Proactively using strong password management and multi-factor authentication (MFA) remains best practice and has become commonplace for consumers, employees and organizations alike. MFA effectively protects against “credential stuffing,” where hackers reuse stolen passwords to launch attacks, and while a good first step, it simply isn’t enough to ensure security given today’s threat landscape. That said, this World Password Day, consider changing your passwords and revisit your cyber hygiene habits to protect your information.

Zane Bond, Director of Product Management, Keeper Security:

Password protections have come a long way since 1961, when MIT created the first computer password, yet credentials are a popular attack vector for bad actors to hack into organizations. The need for strong credentials continues to escalate along with new threats, but now, even the most frequently updated and strongest credentials can be stolen.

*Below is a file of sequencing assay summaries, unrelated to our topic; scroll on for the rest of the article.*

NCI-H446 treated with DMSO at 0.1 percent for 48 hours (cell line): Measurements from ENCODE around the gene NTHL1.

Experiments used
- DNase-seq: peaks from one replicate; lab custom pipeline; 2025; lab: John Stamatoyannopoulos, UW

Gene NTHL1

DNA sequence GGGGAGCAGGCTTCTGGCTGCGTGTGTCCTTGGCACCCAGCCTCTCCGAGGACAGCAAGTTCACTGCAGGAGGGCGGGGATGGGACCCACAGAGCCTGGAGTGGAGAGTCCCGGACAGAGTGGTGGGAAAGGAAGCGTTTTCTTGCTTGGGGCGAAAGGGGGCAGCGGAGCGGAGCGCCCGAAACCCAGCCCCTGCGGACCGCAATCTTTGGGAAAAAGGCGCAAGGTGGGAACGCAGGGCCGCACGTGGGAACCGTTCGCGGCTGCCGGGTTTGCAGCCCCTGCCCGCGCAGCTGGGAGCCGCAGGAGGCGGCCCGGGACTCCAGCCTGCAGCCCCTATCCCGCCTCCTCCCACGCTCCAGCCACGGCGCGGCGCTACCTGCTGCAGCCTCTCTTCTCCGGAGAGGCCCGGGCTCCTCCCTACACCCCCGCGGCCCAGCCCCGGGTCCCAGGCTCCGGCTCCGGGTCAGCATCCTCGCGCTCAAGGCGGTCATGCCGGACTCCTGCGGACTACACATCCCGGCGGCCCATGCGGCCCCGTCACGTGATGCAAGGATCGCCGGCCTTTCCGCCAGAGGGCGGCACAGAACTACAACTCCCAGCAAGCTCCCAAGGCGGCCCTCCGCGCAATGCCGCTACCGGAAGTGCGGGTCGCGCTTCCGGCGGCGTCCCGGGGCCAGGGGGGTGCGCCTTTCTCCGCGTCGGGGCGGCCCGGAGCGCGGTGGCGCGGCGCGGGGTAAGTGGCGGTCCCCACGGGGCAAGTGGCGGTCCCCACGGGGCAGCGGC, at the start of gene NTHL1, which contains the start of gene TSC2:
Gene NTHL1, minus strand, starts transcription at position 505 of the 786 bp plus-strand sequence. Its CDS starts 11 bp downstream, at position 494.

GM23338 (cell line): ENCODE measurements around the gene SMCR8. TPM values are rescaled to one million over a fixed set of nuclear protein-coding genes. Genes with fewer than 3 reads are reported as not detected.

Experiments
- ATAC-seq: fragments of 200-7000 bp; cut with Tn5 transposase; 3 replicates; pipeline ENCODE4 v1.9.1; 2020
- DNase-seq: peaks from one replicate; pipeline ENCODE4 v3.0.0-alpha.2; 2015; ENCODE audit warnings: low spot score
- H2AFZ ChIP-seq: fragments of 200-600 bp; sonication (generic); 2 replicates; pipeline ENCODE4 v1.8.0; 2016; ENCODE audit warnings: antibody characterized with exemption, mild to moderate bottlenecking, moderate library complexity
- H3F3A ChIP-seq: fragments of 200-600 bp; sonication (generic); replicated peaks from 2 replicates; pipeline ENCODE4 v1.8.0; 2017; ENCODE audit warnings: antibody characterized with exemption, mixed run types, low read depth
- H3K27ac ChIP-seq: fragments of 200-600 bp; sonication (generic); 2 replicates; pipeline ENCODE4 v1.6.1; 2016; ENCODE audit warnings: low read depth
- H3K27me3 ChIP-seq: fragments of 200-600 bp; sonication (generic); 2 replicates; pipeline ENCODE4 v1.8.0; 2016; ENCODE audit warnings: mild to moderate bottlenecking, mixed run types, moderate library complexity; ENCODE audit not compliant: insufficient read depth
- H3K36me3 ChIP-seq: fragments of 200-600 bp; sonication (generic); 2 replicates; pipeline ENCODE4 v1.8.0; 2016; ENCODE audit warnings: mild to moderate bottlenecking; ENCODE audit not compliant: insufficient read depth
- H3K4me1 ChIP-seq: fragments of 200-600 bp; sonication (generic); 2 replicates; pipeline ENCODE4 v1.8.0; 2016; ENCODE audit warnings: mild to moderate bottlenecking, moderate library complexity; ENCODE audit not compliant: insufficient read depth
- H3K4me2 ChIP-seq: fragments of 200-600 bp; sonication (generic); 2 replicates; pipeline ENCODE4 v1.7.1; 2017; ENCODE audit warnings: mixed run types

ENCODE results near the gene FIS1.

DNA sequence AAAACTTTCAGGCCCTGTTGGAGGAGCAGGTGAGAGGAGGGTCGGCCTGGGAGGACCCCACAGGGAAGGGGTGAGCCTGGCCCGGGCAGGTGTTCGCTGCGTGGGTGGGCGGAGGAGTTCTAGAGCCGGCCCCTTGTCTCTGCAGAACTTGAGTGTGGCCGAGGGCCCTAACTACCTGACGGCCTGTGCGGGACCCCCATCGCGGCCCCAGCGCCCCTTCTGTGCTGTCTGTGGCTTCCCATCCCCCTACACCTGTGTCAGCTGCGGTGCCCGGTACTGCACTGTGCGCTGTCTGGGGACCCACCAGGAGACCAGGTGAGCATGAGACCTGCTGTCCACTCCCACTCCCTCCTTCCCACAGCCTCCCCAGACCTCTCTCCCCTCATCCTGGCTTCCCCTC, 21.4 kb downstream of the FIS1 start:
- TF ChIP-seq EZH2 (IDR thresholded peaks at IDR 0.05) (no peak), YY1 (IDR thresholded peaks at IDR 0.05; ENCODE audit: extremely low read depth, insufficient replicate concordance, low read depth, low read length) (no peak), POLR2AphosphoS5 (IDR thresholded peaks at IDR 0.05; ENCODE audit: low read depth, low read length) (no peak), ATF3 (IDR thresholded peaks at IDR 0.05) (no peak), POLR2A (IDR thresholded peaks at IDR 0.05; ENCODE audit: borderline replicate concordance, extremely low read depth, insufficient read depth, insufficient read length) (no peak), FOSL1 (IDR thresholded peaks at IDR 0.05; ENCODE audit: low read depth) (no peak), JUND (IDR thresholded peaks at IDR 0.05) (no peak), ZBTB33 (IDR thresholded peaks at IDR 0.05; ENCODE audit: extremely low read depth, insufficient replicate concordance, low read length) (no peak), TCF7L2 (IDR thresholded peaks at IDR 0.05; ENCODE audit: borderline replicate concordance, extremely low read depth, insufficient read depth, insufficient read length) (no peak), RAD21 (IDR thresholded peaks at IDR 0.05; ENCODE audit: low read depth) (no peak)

The evolving threat landscape, coupled with the proliferation of connected devices, data and apps spread across an increasingly complex, distributed network environment, is creating the need for sophisticated password protections and Identity Access Management (IAM) software and systems. 

At a time when every aspect of work and life is becoming digital, it’s surprising how unsophisticated most systems still are. After 60+ years of using passwords to verify identity and 35 years since two-factor authentication was first adopted we have the technology to make passwords secure, and easy to manage, and to eliminate the hassle of remembering passwords. This year Password Day should be a call to take advantage of the tools to make passwords better and more secure for everyone.